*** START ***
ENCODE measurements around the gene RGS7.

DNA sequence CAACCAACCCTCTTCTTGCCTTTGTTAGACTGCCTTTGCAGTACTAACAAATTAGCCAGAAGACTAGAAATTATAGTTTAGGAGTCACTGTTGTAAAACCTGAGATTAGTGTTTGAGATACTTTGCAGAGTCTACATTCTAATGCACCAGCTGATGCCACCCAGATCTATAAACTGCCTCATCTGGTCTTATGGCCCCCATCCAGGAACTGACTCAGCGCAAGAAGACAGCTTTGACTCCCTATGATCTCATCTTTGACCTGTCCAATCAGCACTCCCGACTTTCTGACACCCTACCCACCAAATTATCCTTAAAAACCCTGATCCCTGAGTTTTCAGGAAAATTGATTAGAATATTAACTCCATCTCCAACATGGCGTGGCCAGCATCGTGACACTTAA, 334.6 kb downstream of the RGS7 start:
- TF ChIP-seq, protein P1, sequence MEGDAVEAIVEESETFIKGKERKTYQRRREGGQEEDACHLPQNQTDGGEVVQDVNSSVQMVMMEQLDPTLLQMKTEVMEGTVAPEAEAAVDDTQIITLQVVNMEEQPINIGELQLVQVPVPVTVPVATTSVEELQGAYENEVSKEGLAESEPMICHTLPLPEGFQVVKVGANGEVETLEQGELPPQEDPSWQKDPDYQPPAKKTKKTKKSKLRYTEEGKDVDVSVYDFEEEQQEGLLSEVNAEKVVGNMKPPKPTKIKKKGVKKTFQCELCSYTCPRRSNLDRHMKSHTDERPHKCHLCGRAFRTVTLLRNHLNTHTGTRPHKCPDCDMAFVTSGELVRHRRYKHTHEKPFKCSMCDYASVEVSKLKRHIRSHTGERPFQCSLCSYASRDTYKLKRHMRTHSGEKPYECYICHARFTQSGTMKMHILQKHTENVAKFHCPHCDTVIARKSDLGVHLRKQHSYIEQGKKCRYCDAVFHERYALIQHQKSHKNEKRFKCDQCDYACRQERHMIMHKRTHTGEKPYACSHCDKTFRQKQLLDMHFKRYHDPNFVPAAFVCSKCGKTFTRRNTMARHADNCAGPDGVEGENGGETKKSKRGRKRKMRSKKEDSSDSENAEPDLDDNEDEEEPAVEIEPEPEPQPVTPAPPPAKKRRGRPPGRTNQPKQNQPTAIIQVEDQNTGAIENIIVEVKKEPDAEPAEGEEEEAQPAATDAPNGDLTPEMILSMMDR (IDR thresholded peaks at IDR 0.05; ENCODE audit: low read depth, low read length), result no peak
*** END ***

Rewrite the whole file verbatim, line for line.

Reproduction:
ENCODE measurements around the gene RGS7.

DNA sequence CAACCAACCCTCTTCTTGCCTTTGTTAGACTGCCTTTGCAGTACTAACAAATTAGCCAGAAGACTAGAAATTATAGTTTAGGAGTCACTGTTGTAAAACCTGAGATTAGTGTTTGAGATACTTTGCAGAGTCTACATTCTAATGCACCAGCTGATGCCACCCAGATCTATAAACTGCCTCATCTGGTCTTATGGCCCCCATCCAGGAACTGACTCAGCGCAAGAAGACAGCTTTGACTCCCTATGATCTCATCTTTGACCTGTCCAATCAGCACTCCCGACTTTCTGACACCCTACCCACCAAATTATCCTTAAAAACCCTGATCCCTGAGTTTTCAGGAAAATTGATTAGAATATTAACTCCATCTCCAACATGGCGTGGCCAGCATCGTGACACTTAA, 334.6 kb downstream of the RGS7 start:
- TF ChIP-seq, protein P1, sequence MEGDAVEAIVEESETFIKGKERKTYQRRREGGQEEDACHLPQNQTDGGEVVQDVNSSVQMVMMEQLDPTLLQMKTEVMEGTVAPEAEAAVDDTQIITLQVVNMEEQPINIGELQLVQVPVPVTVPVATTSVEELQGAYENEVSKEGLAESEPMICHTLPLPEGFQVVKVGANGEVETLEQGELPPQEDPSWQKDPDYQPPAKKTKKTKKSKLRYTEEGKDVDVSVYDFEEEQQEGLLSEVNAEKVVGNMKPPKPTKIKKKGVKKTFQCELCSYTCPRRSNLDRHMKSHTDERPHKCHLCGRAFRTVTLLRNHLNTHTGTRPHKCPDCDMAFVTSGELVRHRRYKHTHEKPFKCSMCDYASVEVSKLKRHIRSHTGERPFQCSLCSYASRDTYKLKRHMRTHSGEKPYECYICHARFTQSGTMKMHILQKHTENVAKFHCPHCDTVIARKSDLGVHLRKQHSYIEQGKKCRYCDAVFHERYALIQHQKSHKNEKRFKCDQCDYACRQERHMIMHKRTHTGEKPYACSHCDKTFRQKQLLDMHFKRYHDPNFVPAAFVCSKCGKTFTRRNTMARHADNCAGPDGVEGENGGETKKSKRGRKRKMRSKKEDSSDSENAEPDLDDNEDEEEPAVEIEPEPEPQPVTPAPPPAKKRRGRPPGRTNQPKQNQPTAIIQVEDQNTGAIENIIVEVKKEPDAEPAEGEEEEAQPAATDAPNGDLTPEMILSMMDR (IDR thresholded peaks at IDR 0.05; ENCODE audit: low read depth, low read length), result no peak